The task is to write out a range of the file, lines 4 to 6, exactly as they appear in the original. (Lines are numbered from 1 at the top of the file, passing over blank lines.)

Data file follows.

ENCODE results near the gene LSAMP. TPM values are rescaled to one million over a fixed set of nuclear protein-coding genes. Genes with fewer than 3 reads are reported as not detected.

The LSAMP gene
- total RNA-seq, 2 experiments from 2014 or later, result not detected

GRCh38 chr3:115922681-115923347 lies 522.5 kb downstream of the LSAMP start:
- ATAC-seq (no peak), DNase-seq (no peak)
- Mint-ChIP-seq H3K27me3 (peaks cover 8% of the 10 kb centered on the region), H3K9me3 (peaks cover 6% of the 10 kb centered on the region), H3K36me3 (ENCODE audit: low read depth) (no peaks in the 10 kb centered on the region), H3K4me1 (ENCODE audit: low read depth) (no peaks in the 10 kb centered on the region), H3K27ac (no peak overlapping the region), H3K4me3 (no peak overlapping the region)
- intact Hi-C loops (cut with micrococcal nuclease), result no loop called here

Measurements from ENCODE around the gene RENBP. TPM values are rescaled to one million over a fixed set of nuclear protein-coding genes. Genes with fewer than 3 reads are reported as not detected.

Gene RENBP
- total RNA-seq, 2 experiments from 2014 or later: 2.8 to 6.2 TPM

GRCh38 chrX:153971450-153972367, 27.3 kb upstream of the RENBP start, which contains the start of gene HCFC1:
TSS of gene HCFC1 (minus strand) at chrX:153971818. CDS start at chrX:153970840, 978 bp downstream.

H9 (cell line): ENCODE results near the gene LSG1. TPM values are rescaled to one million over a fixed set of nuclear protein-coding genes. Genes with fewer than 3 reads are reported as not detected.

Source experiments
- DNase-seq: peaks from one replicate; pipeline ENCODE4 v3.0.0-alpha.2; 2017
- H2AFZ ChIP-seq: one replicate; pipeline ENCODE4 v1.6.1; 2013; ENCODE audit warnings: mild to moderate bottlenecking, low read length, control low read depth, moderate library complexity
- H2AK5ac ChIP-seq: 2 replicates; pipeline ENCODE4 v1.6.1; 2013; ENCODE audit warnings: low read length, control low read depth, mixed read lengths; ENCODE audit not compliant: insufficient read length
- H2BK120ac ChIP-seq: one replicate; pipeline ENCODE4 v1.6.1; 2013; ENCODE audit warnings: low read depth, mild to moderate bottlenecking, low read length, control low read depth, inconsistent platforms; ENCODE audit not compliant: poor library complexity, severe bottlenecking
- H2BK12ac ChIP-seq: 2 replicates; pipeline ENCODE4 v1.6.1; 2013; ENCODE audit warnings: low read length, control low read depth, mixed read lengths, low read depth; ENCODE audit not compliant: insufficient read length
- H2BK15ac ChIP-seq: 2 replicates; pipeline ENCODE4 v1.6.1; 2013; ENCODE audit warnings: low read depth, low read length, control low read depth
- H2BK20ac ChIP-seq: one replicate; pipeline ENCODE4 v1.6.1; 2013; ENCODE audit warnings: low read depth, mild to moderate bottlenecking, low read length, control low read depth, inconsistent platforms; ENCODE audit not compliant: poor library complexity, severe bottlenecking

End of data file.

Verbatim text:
GRCh38 chr3:115922681-115923347 lies 522.5 kb downstream of the LSAMP start:
- ATAC-seq (no peak), DNase-seq (no peak)
- Mint-ChIP-seq H3K27me3 (peaks cover 8% of the 10 kb centered on the region), H3K9me3 (peaks cover 6% of the 10 kb centered on the region), H3K36me3 (ENCODE audit: low read depth) (no peaks in the 10 kb centered on the region), H3K4me1 (ENCODE audit: low read depth) (no peaks in the 10 kb centered on the region), H3K27ac (no peak overlapping the region), H3K4me3 (no peak overlapping the region)